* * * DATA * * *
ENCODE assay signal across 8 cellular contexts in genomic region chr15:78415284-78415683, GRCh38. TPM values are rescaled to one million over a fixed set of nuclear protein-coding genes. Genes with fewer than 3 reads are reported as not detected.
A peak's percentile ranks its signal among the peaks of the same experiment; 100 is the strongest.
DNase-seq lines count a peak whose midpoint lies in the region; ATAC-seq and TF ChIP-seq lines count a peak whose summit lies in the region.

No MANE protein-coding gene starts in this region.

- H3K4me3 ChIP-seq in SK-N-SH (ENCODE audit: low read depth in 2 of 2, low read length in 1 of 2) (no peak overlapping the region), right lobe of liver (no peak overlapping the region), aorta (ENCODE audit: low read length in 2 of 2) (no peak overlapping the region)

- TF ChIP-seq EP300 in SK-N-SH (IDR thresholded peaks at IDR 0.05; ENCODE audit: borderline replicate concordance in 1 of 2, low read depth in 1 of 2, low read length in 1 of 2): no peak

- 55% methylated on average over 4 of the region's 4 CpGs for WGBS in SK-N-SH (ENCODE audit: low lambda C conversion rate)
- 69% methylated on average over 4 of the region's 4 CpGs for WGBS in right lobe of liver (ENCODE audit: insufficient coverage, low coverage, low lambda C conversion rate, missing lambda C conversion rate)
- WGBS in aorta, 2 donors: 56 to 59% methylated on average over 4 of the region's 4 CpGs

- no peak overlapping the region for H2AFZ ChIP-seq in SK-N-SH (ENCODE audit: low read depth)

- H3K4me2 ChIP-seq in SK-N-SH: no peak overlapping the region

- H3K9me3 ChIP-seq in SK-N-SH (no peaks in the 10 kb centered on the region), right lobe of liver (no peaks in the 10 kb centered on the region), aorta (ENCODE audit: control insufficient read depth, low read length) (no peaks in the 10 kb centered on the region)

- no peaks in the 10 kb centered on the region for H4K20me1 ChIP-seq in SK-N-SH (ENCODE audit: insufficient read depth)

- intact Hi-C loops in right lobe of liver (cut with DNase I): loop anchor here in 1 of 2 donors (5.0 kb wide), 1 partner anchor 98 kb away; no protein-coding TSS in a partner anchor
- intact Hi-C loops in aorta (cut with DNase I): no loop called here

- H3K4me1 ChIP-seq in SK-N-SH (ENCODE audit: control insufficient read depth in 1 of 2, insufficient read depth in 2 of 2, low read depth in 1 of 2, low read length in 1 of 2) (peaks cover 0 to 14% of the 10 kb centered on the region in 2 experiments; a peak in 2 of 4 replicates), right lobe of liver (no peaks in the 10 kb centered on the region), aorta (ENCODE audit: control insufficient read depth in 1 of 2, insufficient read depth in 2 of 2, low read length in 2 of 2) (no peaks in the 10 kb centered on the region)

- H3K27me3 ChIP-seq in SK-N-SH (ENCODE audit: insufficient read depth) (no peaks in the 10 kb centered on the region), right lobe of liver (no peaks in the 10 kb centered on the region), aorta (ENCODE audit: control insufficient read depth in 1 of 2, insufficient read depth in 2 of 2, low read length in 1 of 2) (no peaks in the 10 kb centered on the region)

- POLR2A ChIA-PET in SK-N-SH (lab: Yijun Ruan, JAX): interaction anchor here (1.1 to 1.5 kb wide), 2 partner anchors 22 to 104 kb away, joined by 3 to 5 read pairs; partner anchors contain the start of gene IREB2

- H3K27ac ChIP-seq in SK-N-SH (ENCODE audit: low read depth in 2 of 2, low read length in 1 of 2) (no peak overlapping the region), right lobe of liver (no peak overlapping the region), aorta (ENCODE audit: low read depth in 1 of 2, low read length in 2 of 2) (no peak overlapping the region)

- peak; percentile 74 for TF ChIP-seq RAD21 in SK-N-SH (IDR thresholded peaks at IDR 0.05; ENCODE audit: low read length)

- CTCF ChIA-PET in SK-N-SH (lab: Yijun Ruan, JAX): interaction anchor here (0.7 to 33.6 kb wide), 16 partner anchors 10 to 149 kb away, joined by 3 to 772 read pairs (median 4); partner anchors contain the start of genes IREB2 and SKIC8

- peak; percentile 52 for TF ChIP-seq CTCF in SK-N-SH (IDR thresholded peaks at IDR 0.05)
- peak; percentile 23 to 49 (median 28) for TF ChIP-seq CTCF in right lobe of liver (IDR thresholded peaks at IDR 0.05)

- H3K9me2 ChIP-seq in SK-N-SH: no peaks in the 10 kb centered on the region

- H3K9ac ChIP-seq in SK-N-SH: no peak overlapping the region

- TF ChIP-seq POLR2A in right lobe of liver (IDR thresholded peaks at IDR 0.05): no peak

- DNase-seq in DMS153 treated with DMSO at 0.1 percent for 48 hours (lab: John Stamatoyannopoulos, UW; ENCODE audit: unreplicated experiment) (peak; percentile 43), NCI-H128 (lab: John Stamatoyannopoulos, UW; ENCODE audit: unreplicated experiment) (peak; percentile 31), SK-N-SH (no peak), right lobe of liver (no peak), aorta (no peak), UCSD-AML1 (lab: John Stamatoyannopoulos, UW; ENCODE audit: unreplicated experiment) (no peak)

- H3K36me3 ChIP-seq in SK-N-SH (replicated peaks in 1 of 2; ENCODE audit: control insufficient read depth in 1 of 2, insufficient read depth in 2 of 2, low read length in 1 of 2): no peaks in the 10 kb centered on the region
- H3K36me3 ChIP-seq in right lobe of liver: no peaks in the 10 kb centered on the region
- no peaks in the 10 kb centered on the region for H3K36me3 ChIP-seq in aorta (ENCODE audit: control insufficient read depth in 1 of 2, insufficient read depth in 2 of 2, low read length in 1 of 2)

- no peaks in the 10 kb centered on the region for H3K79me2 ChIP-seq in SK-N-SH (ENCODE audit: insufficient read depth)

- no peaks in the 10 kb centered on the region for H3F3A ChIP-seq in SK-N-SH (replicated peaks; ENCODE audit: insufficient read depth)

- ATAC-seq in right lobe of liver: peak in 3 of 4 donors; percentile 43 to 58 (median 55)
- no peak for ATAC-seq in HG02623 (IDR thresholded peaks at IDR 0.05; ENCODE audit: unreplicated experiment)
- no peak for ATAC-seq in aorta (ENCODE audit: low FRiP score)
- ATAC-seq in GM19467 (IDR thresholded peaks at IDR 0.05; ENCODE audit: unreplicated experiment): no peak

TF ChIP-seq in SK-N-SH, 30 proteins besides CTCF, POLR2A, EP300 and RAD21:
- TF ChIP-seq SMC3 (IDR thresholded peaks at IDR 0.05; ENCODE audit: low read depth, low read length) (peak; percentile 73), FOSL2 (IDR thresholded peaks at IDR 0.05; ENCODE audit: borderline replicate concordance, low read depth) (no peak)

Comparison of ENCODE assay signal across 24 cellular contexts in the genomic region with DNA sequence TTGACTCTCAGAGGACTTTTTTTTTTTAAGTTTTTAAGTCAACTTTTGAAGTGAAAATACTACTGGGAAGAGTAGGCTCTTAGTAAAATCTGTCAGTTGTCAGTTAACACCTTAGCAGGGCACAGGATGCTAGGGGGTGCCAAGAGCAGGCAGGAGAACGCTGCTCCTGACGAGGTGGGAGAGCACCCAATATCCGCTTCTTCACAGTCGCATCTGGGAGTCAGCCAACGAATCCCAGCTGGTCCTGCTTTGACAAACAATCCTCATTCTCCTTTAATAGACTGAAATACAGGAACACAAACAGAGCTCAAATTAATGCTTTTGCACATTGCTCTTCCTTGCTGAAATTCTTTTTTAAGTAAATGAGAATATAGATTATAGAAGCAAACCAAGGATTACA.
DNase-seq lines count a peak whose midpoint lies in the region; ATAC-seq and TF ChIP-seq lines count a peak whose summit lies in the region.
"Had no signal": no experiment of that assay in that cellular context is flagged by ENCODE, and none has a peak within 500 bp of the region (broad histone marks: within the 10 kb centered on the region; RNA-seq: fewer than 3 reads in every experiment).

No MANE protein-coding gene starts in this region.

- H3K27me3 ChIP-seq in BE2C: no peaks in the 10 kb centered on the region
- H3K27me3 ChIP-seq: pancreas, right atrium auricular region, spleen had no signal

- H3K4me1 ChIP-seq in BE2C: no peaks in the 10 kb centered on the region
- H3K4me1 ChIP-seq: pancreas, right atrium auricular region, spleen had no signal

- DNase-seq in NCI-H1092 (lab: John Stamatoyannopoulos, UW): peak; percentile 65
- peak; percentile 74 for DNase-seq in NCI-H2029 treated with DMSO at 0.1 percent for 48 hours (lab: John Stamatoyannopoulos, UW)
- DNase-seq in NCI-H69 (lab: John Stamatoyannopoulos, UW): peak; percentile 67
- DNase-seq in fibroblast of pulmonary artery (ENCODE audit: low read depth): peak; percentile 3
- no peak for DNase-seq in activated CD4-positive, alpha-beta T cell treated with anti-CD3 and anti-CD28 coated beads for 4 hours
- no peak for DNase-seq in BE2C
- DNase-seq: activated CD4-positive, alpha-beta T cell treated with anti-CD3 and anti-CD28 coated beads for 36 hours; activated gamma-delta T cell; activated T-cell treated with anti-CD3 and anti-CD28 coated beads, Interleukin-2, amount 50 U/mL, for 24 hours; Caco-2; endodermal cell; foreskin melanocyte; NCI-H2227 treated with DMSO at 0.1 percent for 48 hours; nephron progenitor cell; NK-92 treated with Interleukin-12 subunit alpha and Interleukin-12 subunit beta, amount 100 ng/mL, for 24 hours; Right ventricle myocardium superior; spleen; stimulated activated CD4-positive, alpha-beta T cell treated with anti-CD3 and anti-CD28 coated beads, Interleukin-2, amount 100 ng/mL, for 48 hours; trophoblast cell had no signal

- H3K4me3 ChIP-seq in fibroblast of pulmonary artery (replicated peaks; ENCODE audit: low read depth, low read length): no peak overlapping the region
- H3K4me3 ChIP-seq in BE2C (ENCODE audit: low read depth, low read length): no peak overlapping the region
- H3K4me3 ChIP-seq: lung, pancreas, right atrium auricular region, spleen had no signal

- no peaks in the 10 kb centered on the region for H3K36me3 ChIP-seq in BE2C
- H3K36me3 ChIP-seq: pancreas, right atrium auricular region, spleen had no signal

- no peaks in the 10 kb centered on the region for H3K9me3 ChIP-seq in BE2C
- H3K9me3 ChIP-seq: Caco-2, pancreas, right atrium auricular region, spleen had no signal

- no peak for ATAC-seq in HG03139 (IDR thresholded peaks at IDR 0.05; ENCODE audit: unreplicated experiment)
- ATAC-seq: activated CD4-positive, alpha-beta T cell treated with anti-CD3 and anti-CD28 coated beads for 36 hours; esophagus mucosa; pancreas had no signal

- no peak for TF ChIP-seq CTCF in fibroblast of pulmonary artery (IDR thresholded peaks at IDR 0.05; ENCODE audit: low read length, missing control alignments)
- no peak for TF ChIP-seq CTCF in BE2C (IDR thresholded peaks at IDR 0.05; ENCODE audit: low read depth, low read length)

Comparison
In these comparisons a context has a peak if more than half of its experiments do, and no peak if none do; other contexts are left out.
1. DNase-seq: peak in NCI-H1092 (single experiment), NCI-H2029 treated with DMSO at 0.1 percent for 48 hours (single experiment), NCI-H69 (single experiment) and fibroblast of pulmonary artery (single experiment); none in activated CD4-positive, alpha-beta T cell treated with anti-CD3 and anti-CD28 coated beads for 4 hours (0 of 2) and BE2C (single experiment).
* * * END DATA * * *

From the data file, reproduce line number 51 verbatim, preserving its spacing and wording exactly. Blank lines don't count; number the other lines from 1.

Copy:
- no peak for DNase-seq in activated CD4-positive, alpha-beta T cell treated with anti-CD3 and anti-CD28 coated beads for 4 hours